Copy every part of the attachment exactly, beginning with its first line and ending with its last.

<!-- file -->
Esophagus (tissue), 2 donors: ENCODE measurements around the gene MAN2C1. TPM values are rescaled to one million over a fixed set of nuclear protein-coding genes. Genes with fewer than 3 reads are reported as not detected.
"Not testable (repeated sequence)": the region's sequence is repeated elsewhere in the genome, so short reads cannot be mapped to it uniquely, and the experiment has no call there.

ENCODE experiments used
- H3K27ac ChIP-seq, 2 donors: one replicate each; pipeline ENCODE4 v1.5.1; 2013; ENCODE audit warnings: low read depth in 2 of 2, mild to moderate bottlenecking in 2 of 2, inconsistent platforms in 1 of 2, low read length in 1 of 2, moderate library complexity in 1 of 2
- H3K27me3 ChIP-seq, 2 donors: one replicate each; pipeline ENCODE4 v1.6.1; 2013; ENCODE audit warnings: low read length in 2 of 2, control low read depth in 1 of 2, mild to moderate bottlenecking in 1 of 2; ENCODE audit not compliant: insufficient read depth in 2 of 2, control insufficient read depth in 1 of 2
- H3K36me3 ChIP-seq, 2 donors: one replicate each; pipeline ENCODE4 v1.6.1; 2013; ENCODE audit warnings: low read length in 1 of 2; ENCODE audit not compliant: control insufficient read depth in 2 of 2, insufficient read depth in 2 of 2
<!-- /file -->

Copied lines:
Esophagus (tissue), 2 donors: ENCODE measurements around the gene MAN2C1. TPM values are rescaled to one million over a fixed set of nuclear protein-coding genes. Genes with fewer than 3 reads are reported as not detected.
"Not testable (repeated sequence)": the region's sequence is repeated elsewhere in the genome, so short reads cannot be mapped to it uniquely, and the experiment has no call there.

ENCODE experiments used
- H3K27ac ChIP-seq, 2 donors: one replicate each; pipeline ENCODE4 v1.5.1; 2013; ENCODE audit warnings: low read depth in 2 of 2, mild to moderate bottlenecking in 2 of 2, inconsistent platforms in 1 of 2, low read length in 1 of 2, moderate library complexity in 1 of 2
- H3K27me3 ChIP-seq, 2 donors: one replicate each; pipeline ENCODE4 v1.6.1; 2013; ENCODE audit warnings: low read length in 2 of 2, control low read depth in 1 of 2, mild to moderate bottlenecking in 1 of 2; ENCODE audit not compliant: insufficient read depth in 2 of 2, control insufficient read depth in 1 of 2
- H3K36me3 ChIP-seq, 2 donors: one replicate each; pipeline ENCODE4 v1.6.1; 2013; ENCODE audit warnings: low read length in 1 of 2; ENCODE audit not compliant: control insufficient read depth in 2 of 2, insufficient read depth in 2 of 2